US Prelate Preaches on Reality of Satan
by Ed West
5 February 2010
Chaput of Denver said more Church leaders should speak about the source of evil
in the world CNS
One of America's leading churchmen has spoken about the reluctance of religious leaders to speak
Addressing the Emmanuel Community's annual symposium in Rome last week, Archbishop Charles Chaput of Denver said
it was "very odd that in the wake of the bloodiest century in history
- a century when tens of millions of human beings were shot, starved, gassed and incinerated with superhuman ingenuity
- even many religious leaders are embarrassed to talk about the Devil".
The archbishop was speaking at the Pontifical Lateran University about the task of evangelising the modern culture
and what he called religious leaders' embarrassment to discuss the existence of Satan.
His speech, entitled "The Prince of this World and the Evangelisation of Culture", was part of a three-day
symposium and was dedicated to looking at "Priests and Laity in the Mission".
Archbishop Chaput talked about the human desire for beauty and transcendence, but said that, without God's licence,
creative genius can easily lure us into a "will to power" within politics and science and an "impulse to pride" within art and high culture.
"Genius breeds vanity. And vanity breeds suffering and conflict," he said, explaining that the roots of vanity lie with the first "non serviam" that Satan uttered, he said.
The reluctance of religious leaders to talk about the Devil was "odd", he said. "In fact it is more than odd. It is revealing.
Mass murder and exquisitely organised cruelty are not just really big 'mental health' problems," he said.
"They are sins that cry out to heaven for justice, and they carry
the fingerprints of an Intelligence who is personal, gifted, calculating and powerful."
He said that in the late 1920s, as "the great totalitarian murder-regimes
began to rise up in Europe" Raissa Maritain wrote an essay, The
Prince of This World, in which she described Satan's works:
"Lucifer has cast the strong though invisible net
of illusion upon us. He makes one love the passing moment above eternity, uncertainty above truth. He persuades
us that we can only love creatures by making Gods of them. He lulls us to sleep (and he interprets our dreams);
he makes us work. Then does the spirit of man brood over stagnant waters.
"Not the least of the devil's victories is to have convinced artists
and poets that he is their necessary, inevitable collaborator and the guardian of their greatness. Grant him that,
and soon you will grant him that Christianity is unpracticable. Thus does he reign in this world."
The archbishop added: "If we do not believe in the devil, sooner or
later we will not believe in God." The Devil is "the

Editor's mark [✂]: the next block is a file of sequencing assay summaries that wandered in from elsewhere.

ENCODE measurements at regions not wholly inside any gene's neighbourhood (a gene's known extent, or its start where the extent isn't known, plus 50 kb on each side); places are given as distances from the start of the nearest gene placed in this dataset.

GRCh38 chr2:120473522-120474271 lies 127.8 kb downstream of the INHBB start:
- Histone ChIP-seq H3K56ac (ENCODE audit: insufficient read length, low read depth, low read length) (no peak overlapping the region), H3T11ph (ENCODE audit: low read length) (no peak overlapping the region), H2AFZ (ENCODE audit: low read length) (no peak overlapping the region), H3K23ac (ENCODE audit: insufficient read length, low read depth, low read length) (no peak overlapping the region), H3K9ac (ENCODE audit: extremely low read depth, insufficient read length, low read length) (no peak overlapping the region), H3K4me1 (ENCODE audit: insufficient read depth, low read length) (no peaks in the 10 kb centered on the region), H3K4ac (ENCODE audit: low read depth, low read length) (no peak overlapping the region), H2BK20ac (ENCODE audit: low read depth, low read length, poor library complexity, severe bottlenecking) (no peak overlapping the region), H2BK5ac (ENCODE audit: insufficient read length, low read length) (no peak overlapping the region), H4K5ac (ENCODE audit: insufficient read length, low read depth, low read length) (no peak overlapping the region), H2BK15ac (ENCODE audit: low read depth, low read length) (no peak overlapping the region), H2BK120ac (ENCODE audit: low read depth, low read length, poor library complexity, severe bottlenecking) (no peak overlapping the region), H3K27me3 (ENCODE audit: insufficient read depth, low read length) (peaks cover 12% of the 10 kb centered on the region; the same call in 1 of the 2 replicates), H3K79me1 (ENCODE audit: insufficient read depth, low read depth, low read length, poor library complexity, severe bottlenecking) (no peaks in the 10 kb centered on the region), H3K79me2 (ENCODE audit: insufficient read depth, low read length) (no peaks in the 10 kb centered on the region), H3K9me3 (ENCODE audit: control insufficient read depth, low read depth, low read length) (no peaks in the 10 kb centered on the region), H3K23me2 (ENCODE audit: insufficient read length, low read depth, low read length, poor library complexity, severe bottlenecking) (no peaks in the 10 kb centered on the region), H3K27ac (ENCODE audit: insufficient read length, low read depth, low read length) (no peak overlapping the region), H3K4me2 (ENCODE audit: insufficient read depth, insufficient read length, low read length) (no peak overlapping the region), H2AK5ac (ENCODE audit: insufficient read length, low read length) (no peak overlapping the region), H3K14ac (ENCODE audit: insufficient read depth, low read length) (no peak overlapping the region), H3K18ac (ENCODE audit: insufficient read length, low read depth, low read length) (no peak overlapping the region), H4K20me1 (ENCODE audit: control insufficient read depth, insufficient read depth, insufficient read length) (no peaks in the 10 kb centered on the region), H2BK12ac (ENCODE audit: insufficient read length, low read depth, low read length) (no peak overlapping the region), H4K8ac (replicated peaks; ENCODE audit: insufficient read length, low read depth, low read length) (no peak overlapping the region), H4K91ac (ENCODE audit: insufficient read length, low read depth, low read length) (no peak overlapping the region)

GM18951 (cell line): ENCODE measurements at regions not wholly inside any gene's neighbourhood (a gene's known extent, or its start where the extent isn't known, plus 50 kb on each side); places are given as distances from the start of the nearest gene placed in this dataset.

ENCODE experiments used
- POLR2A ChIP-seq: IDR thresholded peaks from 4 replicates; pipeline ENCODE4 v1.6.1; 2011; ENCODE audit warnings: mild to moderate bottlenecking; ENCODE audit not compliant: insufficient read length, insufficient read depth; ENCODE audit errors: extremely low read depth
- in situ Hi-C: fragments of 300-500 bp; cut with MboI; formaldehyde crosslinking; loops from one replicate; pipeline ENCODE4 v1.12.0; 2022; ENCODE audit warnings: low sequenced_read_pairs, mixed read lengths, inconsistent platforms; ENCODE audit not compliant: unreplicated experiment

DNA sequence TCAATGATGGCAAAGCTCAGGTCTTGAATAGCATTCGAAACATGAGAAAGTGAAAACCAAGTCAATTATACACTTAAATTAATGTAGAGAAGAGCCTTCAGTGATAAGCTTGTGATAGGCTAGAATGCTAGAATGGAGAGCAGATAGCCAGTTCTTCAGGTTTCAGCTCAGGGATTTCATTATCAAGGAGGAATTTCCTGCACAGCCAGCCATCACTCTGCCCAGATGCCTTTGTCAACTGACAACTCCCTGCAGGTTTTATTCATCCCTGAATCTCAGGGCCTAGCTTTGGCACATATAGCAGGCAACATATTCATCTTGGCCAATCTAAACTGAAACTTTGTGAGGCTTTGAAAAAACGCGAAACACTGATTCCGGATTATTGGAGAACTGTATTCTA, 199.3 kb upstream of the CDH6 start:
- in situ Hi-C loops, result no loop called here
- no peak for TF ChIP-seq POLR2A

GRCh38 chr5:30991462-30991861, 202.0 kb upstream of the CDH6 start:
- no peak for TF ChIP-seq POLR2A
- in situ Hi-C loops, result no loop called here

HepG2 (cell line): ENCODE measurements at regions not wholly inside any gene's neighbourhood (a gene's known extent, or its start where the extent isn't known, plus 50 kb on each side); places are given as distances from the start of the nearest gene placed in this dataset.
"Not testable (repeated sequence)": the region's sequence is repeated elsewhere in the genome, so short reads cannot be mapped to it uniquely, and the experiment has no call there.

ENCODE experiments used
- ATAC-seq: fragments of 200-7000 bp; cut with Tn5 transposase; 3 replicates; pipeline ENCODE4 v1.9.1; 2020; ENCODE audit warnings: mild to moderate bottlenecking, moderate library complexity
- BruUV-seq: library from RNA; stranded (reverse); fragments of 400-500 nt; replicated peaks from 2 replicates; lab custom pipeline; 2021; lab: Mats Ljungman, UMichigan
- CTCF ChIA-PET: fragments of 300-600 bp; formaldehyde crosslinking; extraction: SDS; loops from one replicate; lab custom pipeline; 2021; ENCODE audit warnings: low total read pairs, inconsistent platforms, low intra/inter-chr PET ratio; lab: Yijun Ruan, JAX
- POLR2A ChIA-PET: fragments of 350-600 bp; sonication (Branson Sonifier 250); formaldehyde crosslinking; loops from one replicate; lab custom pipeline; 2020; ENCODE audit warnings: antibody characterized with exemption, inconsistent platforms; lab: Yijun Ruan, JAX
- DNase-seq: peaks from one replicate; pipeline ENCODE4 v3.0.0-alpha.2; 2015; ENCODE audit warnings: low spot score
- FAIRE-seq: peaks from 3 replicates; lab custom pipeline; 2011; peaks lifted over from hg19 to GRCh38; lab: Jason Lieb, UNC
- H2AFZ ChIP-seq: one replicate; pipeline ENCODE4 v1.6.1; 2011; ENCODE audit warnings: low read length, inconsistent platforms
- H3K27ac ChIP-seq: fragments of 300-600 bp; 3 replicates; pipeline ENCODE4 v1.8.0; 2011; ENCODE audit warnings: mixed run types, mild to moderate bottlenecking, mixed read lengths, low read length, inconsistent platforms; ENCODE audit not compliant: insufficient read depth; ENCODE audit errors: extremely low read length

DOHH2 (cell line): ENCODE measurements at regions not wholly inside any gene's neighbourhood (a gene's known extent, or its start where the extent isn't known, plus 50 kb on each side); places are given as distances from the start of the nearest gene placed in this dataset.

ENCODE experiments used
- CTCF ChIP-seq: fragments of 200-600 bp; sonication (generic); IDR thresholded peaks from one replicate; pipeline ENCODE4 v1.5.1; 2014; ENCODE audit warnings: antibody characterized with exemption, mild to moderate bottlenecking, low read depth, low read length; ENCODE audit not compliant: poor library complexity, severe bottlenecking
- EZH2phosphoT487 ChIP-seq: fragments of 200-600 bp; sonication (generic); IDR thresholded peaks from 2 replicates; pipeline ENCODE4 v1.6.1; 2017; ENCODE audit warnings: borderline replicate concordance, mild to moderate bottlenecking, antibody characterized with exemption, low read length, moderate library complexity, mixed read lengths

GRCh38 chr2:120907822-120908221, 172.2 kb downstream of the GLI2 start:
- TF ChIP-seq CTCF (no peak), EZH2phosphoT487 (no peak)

first author of pride and rebellion, and the great seducer of man. Without him the Incarnation and redemption do
not make sense, and the Cross is meaningless."
"Satan is real. There is no way around this simple truth."
Archbishop Chaput also praised Pope Benedict XVI for speaking against the "culture
of relativism" and called on the Catholic faithful to fulfil what he believes is
their primary vocation. "We have an obligation as Catholics to study
and understand the world around us," the archbishop said. "We have a duty not just to penetrate and engage it, but to convert it to Jesus Christ.
That work belongs to all of us equally: clergy, laity and religious."
One English diocesan exorcist, who asked not to be named, said that Archbishop Chaput was right.
"The biggest reason is because there is an atmosphere
of doubt, especially in the existence of Satan as a personal being.
"Paul VI, John Paul II and the current pope have all mentioned him
as a personal being who exercises evil. That was defined as the fourth Lateran council. In my experience, because
of losing any understanding of Satan, people have ultimately begun to disbelieve in the whole thing of what God
is about. If they don't believe in absolute evil, the whole question of redemption goes as well. They begin to
ask what was the point of Christ coming to save us? Save us from what? It's a logical process that starts with
He added:"Archbishop Chaput is a conservative and people will say
'he's a conservative, he would say that'. Well, I'm not a bit conservative but I've seen the effects of Satan first-hand."
The above article first appeared in the 5th February issue of The Catholic Herald and is reproduced with permission
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Version: 11th February 2010